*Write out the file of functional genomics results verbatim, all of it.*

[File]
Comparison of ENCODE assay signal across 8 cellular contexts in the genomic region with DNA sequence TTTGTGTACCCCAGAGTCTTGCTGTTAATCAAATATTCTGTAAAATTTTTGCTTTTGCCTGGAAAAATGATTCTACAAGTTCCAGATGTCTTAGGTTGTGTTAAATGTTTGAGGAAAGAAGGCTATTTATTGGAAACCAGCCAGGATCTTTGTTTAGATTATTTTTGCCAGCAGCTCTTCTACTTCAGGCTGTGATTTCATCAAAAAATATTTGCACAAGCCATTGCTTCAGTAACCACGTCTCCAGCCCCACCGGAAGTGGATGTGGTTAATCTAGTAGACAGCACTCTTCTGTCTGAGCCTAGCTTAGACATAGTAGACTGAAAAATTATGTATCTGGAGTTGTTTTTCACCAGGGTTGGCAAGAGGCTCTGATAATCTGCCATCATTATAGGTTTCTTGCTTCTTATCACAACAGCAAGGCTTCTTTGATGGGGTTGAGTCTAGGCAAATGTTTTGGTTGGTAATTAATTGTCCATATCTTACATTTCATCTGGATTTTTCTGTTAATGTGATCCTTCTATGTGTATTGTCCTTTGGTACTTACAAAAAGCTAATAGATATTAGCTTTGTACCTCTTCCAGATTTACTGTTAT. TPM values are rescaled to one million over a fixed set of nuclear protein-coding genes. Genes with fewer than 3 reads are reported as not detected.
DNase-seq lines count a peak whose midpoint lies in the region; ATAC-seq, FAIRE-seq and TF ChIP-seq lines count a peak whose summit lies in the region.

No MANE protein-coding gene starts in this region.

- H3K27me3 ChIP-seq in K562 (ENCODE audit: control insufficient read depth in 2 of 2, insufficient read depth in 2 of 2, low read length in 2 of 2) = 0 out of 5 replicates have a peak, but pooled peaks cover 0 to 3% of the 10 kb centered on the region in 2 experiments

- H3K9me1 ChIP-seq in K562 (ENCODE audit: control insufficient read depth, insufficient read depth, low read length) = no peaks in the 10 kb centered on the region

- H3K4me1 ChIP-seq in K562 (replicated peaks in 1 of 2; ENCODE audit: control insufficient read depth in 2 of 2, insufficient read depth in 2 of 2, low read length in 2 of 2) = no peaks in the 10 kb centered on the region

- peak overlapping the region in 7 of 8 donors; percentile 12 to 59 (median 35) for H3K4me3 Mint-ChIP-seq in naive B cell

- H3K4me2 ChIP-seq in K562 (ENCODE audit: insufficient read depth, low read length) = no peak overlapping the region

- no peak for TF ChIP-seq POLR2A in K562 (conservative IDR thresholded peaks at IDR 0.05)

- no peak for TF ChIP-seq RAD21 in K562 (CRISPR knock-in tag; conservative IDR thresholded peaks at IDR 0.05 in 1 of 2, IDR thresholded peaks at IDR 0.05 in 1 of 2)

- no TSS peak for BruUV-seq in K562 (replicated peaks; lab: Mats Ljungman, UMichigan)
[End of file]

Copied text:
Comparison of ENCODE assay signal across 8 cellular contexts in the genomic region with DNA sequence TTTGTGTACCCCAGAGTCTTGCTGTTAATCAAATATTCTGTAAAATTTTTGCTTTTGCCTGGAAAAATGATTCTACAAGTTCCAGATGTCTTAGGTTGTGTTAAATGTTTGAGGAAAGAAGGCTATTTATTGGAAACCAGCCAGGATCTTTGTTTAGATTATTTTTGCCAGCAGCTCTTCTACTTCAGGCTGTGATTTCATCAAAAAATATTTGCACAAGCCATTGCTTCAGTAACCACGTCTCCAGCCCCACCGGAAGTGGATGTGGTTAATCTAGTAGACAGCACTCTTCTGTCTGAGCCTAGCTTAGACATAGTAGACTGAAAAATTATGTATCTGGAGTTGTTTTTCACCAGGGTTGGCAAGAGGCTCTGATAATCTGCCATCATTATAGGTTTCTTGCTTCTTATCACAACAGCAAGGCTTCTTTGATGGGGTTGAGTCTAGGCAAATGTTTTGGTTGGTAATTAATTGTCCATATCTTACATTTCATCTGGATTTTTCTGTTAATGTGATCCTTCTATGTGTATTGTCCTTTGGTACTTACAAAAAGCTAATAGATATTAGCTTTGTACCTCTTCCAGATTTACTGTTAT. TPM values are rescaled to one million over a fixed set of nuclear protein-coding genes. Genes with fewer than 3 reads are reported as not detected.
DNase-seq lines count a peak whose midpoint lies in the region; ATAC-seq, FAIRE-seq and TF ChIP-seq lines count a peak whose summit lies in the region.

No MANE protein-coding gene starts in this region.

- H3K27me3 ChIP-seq in K562 (ENCODE audit: control insufficient read depth in 2 of 2, insufficient read depth in 2 of 2, low read length in 2 of 2) = 0 out of 5 replicates have a peak, but pooled peaks cover 0 to 3% of the 10 kb centered on the region in 2 experiments

- H3K9me1 ChIP-seq in K562 (ENCODE audit: control insufficient read depth, insufficient read depth, low read length) = no peaks in the 10 kb centered on the region

- H3K4me1 ChIP-seq in K562 (replicated peaks in 1 of 2; ENCODE audit: control insufficient read depth in 2 of 2, insufficient read depth in 2 of 2, low read length in 2 of 2) = no peaks in the 10 kb centered on the region

- peak overlapping the region in 7 of 8 donors; percentile 12 to 59 (median 35) for H3K4me3 Mint-ChIP-seq in naive B cell

- H3K4me2 ChIP-seq in K562 (ENCODE audit: insufficient read depth, low read length) = no peak overlapping the region

- no peak for TF ChIP-seq POLR2A in K562 (conservative IDR thresholded peaks at IDR 0.05)

- no peak for TF ChIP-seq RAD21 in K562 (CRISPR knock-in tag; conservative IDR thresholded peaks at IDR 0.05 in 1 of 2, IDR thresholded peaks at IDR 0.05 in 1 of 2)

- no TSS peak for BruUV-seq in K562 (replicated peaks; lab: Mats Ljungman, UMichigan)